Follow basic rules when making donations

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Secretary of State

Disasters like the tornadoes and floods that have pummeled a large swath of the United States, including parts of Tennessee, have a way of bringing out the best in some people - and the worst in others.

When many people see images of destruction on television or in their local newspapers, they feel called to help the victims. Quite often, their help comes in the form of donations to charitable organizations that are providing assistance to those in need.

Unfortunately, there are also a few unscrupulous people who will try to take advantage of the kindness of others. They set up bogus charities to bilk money from the unsuspecting.

I’m not suggesting that people stop giving money to charities. There are many reputable organizations that do a lot of good work in the communities they serve.

It is wise, however, for people to follow some basic rules when they’re thinking about making a donation.
First of all, if approached in person or contacted by telephone, never feel pressured into making a contribution “on the spot.” If you’re not familiar with the organization, start by asking some basic questions. How will the money be used? Where is the charity located? How long it has been in operation? How much of each donation goes for actual programs and services as opposed to administrative expenses?

If a solicitor can’t or won’t give you satisfactory answers to those questions, walk away or hang up the phone. Reputable charities aren’t going to insist that you give money right away. They should be willing to provide you an address where you can send a check.

That’s a really important rule, too: Paying by check is probably the best method when making a charitable contribution. Of course, the check should always be payable to the organization, not an individual, and it’s wise to get a receipt, also.

Paying by check gives you a record of the transaction for tax purposes. If you learn the organization is bogus, you may have an opportunity to stop payment before the check is cashed or deposited.
If you pay with cash, there’s no paper trail to follow if you discover you’ve been scammed. Your money is simply gone.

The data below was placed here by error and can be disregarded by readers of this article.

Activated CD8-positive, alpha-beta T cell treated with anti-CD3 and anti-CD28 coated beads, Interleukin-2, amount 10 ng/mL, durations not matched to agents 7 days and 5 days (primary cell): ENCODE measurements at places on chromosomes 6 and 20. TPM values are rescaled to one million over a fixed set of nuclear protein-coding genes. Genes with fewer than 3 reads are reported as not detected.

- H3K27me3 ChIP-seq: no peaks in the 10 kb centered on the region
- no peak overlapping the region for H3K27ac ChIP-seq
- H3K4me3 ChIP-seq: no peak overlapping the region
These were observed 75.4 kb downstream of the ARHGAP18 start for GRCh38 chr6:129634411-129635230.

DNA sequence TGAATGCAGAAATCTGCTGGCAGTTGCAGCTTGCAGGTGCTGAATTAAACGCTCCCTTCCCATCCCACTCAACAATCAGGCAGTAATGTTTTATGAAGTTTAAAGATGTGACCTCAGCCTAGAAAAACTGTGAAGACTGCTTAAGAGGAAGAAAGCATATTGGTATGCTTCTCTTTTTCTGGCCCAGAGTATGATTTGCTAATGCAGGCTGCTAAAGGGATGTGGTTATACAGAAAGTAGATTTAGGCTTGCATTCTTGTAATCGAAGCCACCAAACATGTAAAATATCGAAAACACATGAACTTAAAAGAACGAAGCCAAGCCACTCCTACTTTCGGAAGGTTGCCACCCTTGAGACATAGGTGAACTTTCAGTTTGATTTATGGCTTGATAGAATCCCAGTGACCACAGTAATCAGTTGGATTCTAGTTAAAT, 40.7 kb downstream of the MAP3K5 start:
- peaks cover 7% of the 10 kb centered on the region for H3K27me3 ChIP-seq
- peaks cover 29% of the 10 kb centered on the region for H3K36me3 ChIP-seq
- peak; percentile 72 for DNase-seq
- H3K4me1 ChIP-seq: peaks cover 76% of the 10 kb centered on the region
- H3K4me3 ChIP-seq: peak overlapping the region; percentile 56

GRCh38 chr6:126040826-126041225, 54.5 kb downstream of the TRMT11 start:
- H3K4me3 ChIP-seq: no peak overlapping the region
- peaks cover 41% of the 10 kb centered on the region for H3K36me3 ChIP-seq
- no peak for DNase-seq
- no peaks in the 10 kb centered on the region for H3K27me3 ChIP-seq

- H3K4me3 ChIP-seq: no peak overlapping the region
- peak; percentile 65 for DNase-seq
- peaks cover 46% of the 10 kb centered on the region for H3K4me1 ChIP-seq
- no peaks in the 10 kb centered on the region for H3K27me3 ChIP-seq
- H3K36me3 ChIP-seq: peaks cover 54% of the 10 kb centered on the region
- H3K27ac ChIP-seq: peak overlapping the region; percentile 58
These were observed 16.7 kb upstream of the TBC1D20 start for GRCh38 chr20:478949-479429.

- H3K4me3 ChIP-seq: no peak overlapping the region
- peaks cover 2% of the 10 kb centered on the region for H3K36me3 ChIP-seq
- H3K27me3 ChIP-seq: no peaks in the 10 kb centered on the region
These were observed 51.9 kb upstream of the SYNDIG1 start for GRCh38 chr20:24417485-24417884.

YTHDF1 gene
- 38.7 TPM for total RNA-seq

You should only make contributions by credit card to well-known and highly-trusted organizations to avoid potential problems with identity theft.

But before you make a decision to donate money, it’s a good idea to do some basic research.
Although there are some exceptions, our state law requires most charities to register with the Secretary of State’s Office’s Division of Charitable Solicitations and Gaming. Most charities have to file annual reports with the division, which include details about how contributions are being spent. The division’s main page on our website is:

If the organization has a website of its own, it can also be a source of useful information for potential donors. Additionally, a quick Internet search may reveal news coverage or consumer reviews of the charity.

If you suspect that you’ve been scammed, report it right away. In Tennessee, the Division of Charitable Solicitations and Gaming has the authority to investigate violations of our law and impose civil penalties against violators. You can get in touch with an investigator from our office by calling (615) 741-2555.

Also, it’s not a bad idea to report suspicious or unscrupulous fundraising tactics to consumer groups like the Better Business Bureau. If you have a problem or suspected problem, reporting it may help someone else from falling victim to the same scam.
I want to reiterate that contributing money to charities is a good thing that can change people’s lives for the better. When consumers buy goods and services, particularly expensive goods and services, they usually do their homework to make sure their money is being well spent.
The same practice should be applied to charitable donations.
Tre Hargett is Tennessee’s Secretary of State and the current president of the National Association of Secretaries of State.

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